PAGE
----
affect their health. Taking complex human–environment interactions into account requires a new systems approach to environmental health decision making. With regard to human health and the factors that impact it, four overarching categories are basic needs, shelter factors, personal factors, and endogenous factors. All four are social determinants of health and play an interactive role in environmental health, yet only endogenous factors cannot be changed by individuals (Figure 1-2).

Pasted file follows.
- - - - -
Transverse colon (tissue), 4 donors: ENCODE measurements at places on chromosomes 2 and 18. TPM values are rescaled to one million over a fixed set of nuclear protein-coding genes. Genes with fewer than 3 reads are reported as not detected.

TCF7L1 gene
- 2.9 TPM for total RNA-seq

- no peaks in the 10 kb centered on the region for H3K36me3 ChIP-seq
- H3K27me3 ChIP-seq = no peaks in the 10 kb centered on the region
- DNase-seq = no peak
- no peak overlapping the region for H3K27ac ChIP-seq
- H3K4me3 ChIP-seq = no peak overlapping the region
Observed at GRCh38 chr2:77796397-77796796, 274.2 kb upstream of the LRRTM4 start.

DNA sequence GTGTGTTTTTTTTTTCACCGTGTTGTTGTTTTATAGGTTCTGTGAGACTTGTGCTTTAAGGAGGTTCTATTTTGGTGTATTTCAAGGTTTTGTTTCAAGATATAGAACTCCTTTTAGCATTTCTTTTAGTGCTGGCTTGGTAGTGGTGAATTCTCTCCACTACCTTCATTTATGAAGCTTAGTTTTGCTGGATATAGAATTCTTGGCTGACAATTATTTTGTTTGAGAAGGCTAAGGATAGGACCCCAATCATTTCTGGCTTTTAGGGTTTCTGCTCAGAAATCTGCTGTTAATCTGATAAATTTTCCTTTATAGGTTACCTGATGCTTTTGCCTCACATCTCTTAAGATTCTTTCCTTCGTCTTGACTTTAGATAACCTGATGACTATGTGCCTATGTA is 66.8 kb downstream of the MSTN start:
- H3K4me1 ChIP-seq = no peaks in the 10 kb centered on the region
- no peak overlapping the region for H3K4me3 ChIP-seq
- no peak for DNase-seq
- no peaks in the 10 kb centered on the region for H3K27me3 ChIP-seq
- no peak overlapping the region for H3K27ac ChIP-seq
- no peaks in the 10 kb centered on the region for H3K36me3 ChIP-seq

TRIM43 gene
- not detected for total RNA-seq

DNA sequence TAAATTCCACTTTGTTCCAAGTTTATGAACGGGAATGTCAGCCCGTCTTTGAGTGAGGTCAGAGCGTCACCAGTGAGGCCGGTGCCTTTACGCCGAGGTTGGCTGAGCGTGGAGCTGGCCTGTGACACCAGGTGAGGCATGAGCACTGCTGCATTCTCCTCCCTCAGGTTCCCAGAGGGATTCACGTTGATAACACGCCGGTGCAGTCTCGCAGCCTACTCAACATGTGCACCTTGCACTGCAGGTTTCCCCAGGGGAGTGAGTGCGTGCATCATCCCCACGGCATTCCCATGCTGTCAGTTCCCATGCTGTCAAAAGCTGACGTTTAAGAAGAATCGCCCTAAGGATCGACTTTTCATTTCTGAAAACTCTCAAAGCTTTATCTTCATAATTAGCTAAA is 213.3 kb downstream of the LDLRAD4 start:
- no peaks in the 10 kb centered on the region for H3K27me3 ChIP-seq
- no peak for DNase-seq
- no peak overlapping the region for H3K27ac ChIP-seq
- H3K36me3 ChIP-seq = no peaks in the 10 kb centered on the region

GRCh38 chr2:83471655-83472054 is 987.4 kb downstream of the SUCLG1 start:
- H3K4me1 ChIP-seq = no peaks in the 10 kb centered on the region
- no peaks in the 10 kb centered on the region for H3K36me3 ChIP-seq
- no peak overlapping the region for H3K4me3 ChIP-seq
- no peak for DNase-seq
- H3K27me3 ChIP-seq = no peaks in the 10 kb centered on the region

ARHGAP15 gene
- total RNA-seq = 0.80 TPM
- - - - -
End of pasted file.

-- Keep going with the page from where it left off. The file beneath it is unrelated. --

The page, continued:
Basic factors are needs that are crucial to survival: having food to eat, water to drink, and clean air to breathe. At the most basic level of human functioning, these factors are the foundation for everything human beings do. The next level—shelter factors—includes items that, although not directly needed to live, can improve the quality of life, such as physical surroundings, like homes and schools; community; access to health care and hospitals; clean water for recreation; and the ability to be employed and earn a living. Personal factors, the third category, are less tangible in nature, such as exerting control over one’s life and making choices or decisions, the feeling of social cohesion, and establishing rela-